Consider your calendar, displaying a month.
Select three consecutive dates in a row, column or diagonal.
Write them one beside another to form a single number.
Call it A, the 1st number.
In a similar way select another three dates and write them down to get B,
the 2nd number. Multiply A by B.
Give me the list of digits of the product skipping just
one nonzero digit.
I'll immediately disclose the digit you have skipped.
Why does it work?
Three numbers in a row will total 3 times the middle number. Of course you are not adding them strictly speaking, but just as the sum is a multiple of 3, so is the sum of the digits, and therefore the number formed by concatenation is a multiple of 3.
The same is true of diagonals n8 + n + n+8 = 3*n, and the sum of digits again is a multiple of three and therefore also the contatenation. And the same with the other diagonal n6 + n + n+6, or columns n7 + n + n+7.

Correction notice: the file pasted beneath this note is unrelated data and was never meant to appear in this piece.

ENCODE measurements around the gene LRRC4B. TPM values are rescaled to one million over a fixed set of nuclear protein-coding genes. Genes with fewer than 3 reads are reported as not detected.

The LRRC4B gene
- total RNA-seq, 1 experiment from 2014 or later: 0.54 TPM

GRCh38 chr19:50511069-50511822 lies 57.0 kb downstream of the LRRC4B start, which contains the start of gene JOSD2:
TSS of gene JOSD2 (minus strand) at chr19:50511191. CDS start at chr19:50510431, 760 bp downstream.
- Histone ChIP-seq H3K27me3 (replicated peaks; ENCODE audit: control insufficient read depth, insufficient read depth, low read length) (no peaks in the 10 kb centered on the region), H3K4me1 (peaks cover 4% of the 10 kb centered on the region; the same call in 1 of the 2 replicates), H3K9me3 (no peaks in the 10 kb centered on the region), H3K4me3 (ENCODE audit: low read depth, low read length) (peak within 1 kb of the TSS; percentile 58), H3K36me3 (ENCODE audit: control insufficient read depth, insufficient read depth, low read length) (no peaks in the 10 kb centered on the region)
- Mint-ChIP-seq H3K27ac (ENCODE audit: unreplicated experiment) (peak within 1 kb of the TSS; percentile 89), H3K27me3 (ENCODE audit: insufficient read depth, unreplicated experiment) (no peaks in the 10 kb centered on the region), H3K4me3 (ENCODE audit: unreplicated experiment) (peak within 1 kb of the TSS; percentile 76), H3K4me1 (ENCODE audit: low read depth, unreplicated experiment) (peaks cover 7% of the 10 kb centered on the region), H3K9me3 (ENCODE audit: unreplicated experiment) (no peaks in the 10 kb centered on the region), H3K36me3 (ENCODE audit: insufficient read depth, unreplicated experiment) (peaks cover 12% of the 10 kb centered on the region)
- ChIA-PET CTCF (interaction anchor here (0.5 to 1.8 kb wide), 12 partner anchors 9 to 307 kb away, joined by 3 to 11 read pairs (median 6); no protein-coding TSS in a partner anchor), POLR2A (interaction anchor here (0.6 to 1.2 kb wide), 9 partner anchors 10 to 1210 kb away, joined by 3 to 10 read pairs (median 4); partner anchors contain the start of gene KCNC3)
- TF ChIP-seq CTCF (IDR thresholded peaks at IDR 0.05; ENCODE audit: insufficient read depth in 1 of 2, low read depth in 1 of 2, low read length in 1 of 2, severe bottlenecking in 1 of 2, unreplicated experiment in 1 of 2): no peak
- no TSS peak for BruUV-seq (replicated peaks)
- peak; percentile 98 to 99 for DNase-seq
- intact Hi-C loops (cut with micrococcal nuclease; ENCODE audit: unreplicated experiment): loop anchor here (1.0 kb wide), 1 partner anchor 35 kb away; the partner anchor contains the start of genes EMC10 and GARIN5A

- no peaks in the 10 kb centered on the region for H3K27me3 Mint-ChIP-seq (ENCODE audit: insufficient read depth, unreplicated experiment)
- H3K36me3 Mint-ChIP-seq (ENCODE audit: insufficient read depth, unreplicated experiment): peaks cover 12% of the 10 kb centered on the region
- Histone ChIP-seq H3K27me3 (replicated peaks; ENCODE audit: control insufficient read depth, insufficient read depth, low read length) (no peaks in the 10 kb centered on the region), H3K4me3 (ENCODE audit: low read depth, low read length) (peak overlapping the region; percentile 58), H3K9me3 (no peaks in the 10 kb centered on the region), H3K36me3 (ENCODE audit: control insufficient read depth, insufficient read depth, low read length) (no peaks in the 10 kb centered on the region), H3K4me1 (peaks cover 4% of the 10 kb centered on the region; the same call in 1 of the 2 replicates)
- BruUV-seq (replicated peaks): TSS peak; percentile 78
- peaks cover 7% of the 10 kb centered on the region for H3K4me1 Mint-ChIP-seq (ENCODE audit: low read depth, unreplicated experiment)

Multiply them together you get a multiple of 9. The sum of digits must be a multiple of 9. You just quote the singledigit number needed to bring the total to a multiple of 9.
6 3
13 and 11
20 19
61320 is a multiple of 3
31119 is a multiple of 3
61320 * 31119 = 1908217080, a multiple of 9 and indeed its digits add up to 36, a multiple of 9. Whatever digit is left out will result in a number that's not a multiple of 9, and you add what's needed to get to the next multiple of 9, i.e., to get to 36.

Posted by Charlie
on 20160909 10:54:07